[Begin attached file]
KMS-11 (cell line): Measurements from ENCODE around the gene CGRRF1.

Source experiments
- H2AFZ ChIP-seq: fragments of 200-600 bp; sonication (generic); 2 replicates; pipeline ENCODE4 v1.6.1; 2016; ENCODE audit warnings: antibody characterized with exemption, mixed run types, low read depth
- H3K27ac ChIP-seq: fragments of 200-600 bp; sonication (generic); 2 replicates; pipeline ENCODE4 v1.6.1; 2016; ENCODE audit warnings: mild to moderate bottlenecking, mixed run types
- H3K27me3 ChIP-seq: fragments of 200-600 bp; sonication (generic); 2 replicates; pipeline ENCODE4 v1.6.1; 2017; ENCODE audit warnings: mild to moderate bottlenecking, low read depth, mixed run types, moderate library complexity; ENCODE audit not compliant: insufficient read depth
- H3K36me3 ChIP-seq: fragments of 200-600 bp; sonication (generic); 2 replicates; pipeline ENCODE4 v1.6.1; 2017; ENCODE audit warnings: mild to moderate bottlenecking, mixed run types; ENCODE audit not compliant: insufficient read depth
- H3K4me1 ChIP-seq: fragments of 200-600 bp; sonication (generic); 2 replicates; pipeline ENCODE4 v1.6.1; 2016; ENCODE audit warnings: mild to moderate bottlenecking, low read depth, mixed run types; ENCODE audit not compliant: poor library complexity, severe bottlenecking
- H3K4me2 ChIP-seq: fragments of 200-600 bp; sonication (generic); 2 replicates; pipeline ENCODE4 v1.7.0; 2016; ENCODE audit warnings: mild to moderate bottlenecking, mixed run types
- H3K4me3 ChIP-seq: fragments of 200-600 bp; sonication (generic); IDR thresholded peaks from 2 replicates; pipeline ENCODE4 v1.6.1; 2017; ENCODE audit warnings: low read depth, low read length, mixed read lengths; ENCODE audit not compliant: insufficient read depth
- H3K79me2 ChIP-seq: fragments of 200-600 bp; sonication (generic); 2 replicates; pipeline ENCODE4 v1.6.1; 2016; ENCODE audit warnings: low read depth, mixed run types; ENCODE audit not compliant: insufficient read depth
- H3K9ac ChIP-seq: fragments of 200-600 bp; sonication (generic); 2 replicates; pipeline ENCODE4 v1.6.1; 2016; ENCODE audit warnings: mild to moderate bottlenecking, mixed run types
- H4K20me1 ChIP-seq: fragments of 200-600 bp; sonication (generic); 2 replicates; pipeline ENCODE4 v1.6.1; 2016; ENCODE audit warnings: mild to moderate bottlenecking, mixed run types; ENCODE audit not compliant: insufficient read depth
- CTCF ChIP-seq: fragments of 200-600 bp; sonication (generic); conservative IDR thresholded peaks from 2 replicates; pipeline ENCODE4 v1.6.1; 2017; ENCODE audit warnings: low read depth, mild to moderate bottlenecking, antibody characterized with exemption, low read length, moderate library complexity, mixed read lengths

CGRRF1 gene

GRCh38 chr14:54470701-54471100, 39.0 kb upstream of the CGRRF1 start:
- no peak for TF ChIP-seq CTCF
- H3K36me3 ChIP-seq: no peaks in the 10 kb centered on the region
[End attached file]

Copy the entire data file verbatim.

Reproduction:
KMS-11 (cell line): Measurements from ENCODE around the gene CGRRF1.

Source experiments
- H2AFZ ChIP-seq: fragments of 200-600 bp; sonication (generic); 2 replicates; pipeline ENCODE4 v1.6.1; 2016; ENCODE audit warnings: antibody characterized with exemption, mixed run types, low read depth
- H3K27ac ChIP-seq: fragments of 200-600 bp; sonication (generic); 2 replicates; pipeline ENCODE4 v1.6.1; 2016; ENCODE audit warnings: mild to moderate bottlenecking, mixed run types
- H3K27me3 ChIP-seq: fragments of 200-600 bp; sonication (generic); 2 replicates; pipeline ENCODE4 v1.6.1; 2017; ENCODE audit warnings: mild to moderate bottlenecking, low read depth, mixed run types, moderate library complexity; ENCODE audit not compliant: insufficient read depth
- H3K36me3 ChIP-seq: fragments of 200-600 bp; sonication (generic); 2 replicates; pipeline ENCODE4 v1.6.1; 2017; ENCODE audit warnings: mild to moderate bottlenecking, mixed run types; ENCODE audit not compliant: insufficient read depth
- H3K4me1 ChIP-seq: fragments of 200-600 bp; sonication (generic); 2 replicates; pipeline ENCODE4 v1.6.1; 2016; ENCODE audit warnings: mild to moderate bottlenecking, low read depth, mixed run types; ENCODE audit not compliant: poor library complexity, severe bottlenecking
- H3K4me2 ChIP-seq: fragments of 200-600 bp; sonication (generic); 2 replicates; pipeline ENCODE4 v1.7.0; 2016; ENCODE audit warnings: mild to moderate bottlenecking, mixed run types
- H3K4me3 ChIP-seq: fragments of 200-600 bp; sonication (generic); IDR thresholded peaks from 2 replicates; pipeline ENCODE4 v1.6.1; 2017; ENCODE audit warnings: low read depth, low read length, mixed read lengths; ENCODE audit not compliant: insufficient read depth
- H3K79me2 ChIP-seq: fragments of 200-600 bp; sonication (generic); 2 replicates; pipeline ENCODE4 v1.6.1; 2016; ENCODE audit warnings: low read depth, mixed run types; ENCODE audit not compliant: insufficient read depth
- H3K9ac ChIP-seq: fragments of 200-600 bp; sonication (generic); 2 replicates; pipeline ENCODE4 v1.6.1; 2016; ENCODE audit warnings: mild to moderate bottlenecking, mixed run types
- H4K20me1 ChIP-seq: fragments of 200-600 bp; sonication (generic); 2 replicates; pipeline ENCODE4 v1.6.1; 2016; ENCODE audit warnings: mild to moderate bottlenecking, mixed run types; ENCODE audit not compliant: insufficient read depth
- CTCF ChIP-seq: fragments of 200-600 bp; sonication (generic); conservative IDR thresholded peaks from 2 replicates; pipeline ENCODE4 v1.6.1; 2017; ENCODE audit warnings: low read depth, mild to moderate bottlenecking, antibody characterized with exemption, low read length, moderate library complexity, mixed read lengths

CGRRF1 gene

GRCh38 chr14:54470701-54471100, 39.0 kb upstream of the CGRRF1 start:
- no peak for TF ChIP-seq CTCF
- H3K36me3 ChIP-seq: no peaks in the 10 kb centered on the region